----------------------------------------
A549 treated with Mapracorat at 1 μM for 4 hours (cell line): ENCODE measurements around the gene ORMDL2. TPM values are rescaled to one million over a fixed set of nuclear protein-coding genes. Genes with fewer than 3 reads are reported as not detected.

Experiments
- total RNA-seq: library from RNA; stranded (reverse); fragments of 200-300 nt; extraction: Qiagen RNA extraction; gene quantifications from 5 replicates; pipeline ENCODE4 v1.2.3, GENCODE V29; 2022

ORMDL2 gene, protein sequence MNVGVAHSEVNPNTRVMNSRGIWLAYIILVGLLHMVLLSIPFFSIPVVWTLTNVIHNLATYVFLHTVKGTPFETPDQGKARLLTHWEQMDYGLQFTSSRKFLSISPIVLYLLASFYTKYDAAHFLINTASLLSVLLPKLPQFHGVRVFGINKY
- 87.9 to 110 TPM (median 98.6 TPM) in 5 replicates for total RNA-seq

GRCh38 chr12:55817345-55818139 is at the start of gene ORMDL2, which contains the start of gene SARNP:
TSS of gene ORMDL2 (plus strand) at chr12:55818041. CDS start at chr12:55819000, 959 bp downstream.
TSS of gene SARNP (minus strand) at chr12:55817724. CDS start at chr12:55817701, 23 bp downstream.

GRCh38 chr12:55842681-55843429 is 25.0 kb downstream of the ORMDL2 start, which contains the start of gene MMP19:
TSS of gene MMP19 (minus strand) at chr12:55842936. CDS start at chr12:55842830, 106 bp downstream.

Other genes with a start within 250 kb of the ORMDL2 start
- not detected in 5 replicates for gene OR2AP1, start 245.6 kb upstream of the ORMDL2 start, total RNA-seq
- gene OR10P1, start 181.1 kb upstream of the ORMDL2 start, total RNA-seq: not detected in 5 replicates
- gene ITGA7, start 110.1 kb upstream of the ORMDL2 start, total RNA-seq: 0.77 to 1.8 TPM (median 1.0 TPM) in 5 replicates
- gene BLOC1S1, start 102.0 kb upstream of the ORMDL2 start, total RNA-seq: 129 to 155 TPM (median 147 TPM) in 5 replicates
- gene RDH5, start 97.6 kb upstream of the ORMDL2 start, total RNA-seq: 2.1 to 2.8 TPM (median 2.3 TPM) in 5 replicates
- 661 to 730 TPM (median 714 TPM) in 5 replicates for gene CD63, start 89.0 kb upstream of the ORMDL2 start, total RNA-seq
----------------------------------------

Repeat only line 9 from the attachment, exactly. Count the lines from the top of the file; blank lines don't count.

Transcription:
GRCh38 chr12:55842681-55843429 is 25.0 kb downstream of the ORMDL2 start, which contains the start of gene MMP19: